Experience has shown that commissioning holds significant promise for governments across the globe to be better positioned to take advantage of a public service economy whereby other actors (private and non-profit) can play a more substantial role in the delivery of (at least some) public services. If exercised correctly, this shift has been proven to drive higher quality services, greater client satisfaction, enhanced innovation and ultimately, lower costs. As a global thought leader who helped establish commissioning regimes in the UK and Australia, Gary Sturgess notes that, “by introducing greater competition and diversity into the design and delivery of public services, commissioning has created more latitude for partnerships with the private and not-for-profit sectors and has also helped to spur economic growth while enhancing government’s capacity to meet the evolving demands of citizens”.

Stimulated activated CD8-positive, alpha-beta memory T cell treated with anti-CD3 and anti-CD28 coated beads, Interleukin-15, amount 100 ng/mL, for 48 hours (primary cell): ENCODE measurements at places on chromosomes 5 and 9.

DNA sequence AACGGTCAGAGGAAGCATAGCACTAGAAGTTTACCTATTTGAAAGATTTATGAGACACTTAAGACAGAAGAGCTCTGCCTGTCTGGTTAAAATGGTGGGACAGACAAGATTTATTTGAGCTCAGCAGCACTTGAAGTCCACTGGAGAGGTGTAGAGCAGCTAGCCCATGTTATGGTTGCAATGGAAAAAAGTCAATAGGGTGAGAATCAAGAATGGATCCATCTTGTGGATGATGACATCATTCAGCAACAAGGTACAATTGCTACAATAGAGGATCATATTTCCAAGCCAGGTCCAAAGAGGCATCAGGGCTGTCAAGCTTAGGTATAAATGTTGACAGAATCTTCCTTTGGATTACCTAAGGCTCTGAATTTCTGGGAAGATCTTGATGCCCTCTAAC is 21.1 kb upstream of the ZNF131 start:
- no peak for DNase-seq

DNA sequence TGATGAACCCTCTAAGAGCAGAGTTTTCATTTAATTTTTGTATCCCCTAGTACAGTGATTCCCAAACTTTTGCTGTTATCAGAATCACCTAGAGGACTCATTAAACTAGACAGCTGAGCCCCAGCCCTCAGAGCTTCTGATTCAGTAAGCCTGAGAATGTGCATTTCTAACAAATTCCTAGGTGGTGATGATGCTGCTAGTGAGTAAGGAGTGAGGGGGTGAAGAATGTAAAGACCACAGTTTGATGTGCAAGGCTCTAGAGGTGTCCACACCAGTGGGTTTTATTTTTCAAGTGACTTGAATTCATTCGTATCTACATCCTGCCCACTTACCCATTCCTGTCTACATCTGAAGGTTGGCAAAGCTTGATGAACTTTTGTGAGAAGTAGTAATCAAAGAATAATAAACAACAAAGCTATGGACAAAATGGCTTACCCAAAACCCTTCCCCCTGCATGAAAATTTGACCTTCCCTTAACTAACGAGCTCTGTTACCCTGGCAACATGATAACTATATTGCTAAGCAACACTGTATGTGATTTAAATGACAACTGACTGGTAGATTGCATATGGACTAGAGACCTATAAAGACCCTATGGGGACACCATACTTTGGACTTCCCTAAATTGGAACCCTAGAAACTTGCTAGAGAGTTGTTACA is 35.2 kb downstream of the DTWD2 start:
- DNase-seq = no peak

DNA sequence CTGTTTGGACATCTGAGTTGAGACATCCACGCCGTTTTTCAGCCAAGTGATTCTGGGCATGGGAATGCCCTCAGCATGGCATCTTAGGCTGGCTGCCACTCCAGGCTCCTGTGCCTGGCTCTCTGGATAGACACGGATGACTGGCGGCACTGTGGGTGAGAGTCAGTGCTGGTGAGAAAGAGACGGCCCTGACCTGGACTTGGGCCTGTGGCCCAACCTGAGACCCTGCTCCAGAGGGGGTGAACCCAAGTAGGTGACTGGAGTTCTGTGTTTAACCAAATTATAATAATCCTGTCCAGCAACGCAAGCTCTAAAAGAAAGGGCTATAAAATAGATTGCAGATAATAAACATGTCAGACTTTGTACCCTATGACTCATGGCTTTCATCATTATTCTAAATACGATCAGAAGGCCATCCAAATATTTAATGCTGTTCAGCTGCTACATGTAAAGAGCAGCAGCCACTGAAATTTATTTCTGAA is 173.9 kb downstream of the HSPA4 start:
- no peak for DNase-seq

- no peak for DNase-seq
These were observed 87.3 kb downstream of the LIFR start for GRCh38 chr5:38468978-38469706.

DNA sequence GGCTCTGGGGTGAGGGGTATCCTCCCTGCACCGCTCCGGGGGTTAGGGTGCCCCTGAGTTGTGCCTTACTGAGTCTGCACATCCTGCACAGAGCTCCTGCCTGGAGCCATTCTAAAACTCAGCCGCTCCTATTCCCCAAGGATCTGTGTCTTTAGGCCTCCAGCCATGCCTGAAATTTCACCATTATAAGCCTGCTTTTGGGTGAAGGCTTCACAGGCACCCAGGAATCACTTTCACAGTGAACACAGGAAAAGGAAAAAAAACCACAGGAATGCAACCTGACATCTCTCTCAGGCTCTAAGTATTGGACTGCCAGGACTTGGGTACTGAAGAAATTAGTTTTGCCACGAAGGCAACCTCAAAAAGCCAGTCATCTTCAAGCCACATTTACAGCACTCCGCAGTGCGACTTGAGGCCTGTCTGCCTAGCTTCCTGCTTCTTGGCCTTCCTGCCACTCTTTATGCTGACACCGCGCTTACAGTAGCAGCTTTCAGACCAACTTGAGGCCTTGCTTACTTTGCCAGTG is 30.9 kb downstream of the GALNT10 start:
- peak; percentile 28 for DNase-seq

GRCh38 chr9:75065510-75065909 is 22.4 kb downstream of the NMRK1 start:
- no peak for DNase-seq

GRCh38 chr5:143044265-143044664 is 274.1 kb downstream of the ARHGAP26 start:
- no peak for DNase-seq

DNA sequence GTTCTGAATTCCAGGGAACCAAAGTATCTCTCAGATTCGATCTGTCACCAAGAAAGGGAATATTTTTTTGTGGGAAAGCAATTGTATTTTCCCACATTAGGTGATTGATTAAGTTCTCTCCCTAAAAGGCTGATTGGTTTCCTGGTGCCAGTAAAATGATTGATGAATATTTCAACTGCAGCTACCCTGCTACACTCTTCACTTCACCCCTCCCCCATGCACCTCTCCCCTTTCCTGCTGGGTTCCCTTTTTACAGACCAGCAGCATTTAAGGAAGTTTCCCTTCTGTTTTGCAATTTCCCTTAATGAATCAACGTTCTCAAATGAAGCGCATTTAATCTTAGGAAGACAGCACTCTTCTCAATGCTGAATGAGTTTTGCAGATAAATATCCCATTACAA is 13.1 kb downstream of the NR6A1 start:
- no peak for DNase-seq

The Institute of Public Administration of Canada (IPAC) in collaboration with KPMG (on a pro bono basis) offers a training academy and workshops to share commissioning approaches with senior executives in governments across the country. These sessions provide an introduction to the concept and approach of commissioning, showcase case studies from around the globe and across Canada, and provide an opportunity for deep dialogue about the participants’ own transformation efforts.
Dr. Robert P. Taylor is a CEO at Institute of Public Administration of Canada.
Dr. Andrea Migone is a Director of Research & Outreach at Institute of Public Administration of Canada.